Isn’t it cute?  Oh, I was hopeful.  I had in mind a lovely little thing, fitted in the bodice with well-placed darts and a full-ish skirt, and I would trim it with vintage buttons, maybe some lace at the armholes.  Imagine white gloves, a pillbox hat.  Wicker purse.  American Church Picnic, c.1958.  What happened instead is that I spent the whole day on it, something like seven hours, and the house got completely trashed, you know, as it does when one sews, when little bits of thread and pieces of ravelly fabric get cut loose from their moorings and then cling to your socks and sweater, and pins are on the floor, and I hunched feverishly over the machine--my beloved Miss Kastner, who has never led me astray—and we toiled over this thing, sussing out the bizarre vintage instructions and making our own bias facing with no help at all, just the words, “make a bias facing.”  I even installed a zipper, for crying out loud.  And then, it was just a shapeless sack.   It was so awful, every part of it was ugly.  I couldn’t even laugh.  Wearing it, I looked like a bunch of raccoons trapped in a sleeping bag.  Not one dart was in the right place.  It hung listlessly.  It looked like it was wet.  The fabric was thrifted too, probably some kind of rayon, so who cares about that, but a whole day, gone.  I peeled off the horrible dress and flung it away, cursed the wasted precious hours, and mopped the kitchen floor, sweating and furious.  That always makes me feel better, and now I do feel better. 

There will be a finished blanket, soon.  Those don’t have to fit a person.  You know?  Moving on.

Tuesday, May 7, 2013

A Man’s Quilt


I’m not really one for making things for other people.  On one hand, I want to cover all the people I love in beautiful, cozy, handmade things, as if my handwork will be a talisman against not just cold weather but maybe even whatever sadness life may have in store.  On the other hand, I am rather aware that not everybody in my life has the same huge need for knitted, quilted, or otherwise stitched things as I have, and I am okay with that.  But, I feel deeply that a warm, soft quilt, made by your mama, can be a hug in a lonely place.  Even if you are a totally cool guy who isn’t even lonely, what are you kidding?  Lonely?  For his mom?  Please! 


My son grew up.  It seems like it happened this morning. 


In just a few weeks, he will graduate from high school, and then he will go away to become an Architect.  My boy is a man now.  I am so proud of him.  He asked me to make him a quilt.  Does it get any better than that?


I chose a mix cool grays, warm browns, and ochre yellows.  I strictly avoided florals (we have agreed those are branches, right?  Branches?) and big patterns.  There is an obsequious fly-fishing print thrown in because it was brown.  And manly.  I did not ask for his input as I put the quilt together, because he would have said something like, “What?  I don’t know.  Whatever.  Just not flowery.” 


I made 30 nine patch blocks, and arranged them in six columns by five rows, separated by solid gray sashing with smaller, light gray squares at the intersections.  I threw in one red square.  I could not help myself.  Some American quilt traditions hold that the red center of a quilt square represents the safety and warmth of the hearth at home.   I feel like I have poured my heart into that little red square.   You do what you can.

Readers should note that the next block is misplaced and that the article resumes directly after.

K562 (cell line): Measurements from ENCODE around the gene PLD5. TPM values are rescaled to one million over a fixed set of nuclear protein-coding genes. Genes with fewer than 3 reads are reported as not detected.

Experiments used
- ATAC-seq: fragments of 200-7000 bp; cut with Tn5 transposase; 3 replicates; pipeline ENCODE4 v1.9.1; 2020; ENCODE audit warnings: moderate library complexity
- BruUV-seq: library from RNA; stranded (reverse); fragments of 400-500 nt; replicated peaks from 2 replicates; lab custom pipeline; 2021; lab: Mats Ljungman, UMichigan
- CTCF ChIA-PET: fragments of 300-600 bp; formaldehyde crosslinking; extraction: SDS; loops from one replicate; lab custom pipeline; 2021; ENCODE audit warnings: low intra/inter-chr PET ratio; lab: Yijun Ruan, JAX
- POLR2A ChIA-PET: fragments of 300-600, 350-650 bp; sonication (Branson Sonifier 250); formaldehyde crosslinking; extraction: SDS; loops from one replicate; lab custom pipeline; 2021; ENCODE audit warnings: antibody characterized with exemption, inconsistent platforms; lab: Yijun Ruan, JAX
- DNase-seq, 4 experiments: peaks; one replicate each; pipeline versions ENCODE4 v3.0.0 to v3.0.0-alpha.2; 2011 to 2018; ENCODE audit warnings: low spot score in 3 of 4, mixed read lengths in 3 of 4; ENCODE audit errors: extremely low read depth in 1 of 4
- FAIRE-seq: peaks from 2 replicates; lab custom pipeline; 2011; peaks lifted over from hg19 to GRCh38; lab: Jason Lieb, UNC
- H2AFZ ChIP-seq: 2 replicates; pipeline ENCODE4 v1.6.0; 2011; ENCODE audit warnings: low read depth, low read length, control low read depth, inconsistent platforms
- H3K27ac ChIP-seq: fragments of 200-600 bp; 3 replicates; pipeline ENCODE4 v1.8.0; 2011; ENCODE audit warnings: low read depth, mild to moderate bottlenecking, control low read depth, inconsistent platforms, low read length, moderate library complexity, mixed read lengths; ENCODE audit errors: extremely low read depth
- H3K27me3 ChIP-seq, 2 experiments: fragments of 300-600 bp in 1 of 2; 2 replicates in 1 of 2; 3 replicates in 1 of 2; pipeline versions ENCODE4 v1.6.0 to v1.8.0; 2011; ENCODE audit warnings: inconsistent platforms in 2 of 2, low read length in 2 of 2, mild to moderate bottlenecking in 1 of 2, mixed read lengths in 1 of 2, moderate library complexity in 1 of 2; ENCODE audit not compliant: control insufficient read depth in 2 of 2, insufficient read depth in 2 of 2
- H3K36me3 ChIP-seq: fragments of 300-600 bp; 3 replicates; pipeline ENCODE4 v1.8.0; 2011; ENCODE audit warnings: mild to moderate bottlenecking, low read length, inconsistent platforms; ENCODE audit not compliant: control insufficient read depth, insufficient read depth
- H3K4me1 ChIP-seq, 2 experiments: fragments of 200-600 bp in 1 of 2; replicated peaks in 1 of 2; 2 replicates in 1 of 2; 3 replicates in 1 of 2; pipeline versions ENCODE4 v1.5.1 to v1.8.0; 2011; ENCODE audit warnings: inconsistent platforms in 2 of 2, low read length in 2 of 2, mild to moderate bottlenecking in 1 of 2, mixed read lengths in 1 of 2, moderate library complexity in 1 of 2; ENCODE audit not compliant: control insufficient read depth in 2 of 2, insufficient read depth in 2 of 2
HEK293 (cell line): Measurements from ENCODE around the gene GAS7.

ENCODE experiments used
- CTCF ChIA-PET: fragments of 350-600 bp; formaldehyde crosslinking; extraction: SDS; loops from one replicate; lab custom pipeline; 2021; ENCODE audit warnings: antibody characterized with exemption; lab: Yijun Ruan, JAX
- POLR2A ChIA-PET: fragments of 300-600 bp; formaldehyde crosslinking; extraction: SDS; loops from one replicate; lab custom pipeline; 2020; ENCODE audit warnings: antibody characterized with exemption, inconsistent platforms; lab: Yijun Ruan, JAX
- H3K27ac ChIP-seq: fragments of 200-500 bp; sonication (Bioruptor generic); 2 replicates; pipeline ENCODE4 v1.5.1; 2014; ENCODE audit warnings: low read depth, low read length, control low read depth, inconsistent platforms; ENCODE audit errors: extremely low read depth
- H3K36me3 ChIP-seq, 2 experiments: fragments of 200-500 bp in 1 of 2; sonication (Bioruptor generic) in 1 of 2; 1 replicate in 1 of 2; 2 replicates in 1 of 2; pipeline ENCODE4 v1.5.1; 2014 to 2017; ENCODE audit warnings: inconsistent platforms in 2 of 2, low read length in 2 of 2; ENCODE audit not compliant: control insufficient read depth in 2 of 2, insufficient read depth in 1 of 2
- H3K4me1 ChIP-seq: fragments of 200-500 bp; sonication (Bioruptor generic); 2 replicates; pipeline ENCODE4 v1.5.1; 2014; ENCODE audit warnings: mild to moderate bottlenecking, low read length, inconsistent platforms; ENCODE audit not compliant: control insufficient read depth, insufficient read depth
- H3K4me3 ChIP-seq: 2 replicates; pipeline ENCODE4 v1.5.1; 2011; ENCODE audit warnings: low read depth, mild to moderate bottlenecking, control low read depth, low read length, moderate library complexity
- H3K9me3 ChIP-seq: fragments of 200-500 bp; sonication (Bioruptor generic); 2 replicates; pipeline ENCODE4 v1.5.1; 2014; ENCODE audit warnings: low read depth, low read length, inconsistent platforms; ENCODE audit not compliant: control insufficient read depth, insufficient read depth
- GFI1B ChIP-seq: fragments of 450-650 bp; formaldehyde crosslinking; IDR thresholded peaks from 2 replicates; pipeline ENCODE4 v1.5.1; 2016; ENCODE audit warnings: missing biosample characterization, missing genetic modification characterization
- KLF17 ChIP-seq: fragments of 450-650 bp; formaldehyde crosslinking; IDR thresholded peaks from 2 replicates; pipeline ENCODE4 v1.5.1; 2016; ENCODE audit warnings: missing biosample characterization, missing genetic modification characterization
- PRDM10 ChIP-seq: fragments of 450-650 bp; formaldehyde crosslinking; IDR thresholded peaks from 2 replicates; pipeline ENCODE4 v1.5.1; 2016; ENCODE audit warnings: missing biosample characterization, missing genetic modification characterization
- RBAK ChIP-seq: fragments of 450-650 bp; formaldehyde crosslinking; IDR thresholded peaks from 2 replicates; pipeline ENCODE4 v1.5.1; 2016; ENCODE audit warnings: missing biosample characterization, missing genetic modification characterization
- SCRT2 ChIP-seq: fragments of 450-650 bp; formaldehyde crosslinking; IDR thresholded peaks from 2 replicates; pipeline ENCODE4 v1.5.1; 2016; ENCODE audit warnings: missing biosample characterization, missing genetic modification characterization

It is imperfectly hand-quilted, with great big stitches in #5 perle cotton, in a warm light gray.  It took a few days.  The quilting gave the solid back a nifty graphic effect, kind of minimalist and modern.


It’s as infused with love and comfort as I can make it.  I hope he ruins it totally while he’s away.  I hope he wears it right out, right to shreds.  That would make me so happy. 


Sunday, May 5, 2013

The living is easy


Suddenly, it is summer.  It seems to happen that way here.  We have unsettlingly late blasts of unrelenting cold, the occasional mid-April snowstorm, baseball games called due to sleet, and then before you can turn around, maybe later in the same week, it is 85 F and beautiful.  When that happens, I can’t bring myself to sit indoors.  I wash the quilts and hang them out on the clothesline, and then I find all kinds of reasons to sit on the patio and be lazy.  This granny square project has been a perfect companion to summer living, and I’ve spent the last several days with my basket beside my chair, hooking away happily in the sunshine.  One more square to go and it’ll be big enough for a blanket.  That’s exactly how much sitting around I’ve been doing.   There’s a quilt almost finished, but I just can’t be in the house. 

I tore myself away from all this decadence on Friday and went back to Buffalo, City of Dreams, where I managed to meet Peter Tork of the Monkees.  The lone picture of the great moment is trapped in my phone, and a good thing too, because I look a total lunatic.  Well, he’s lovely.  That is all.  The sun is shining, people!  I gotta get outdoors.  If it rains, there might be a quilt soon.  If it doesn’t, I’ll be as brown as a boot and there will be granny squares coming out my ears. 

Wednesday, May 1, 2013

Happy Knitting


This isn’t much of anything, just a dishcloth or whatever, but wow, it feels nice.  The yarn is Debbie Bliss Cotton Angora in the most perfect grayish-pale blue, and is soft enough for a baby’s pajamas.  When I pick up this little project, I can feel my breathing slow down.  There’s no real pattern here; it’s just a square done in two-row seed stitch with garter stitch edges.  Just as plain as vanilla, but it makes me feel good.  You know?  I’m not sure what will happen to the angora when I wash this in hot water, which it will need after I use it to scrub scrambled eggs off a frying pan, but I have to say I’m not really worried about it.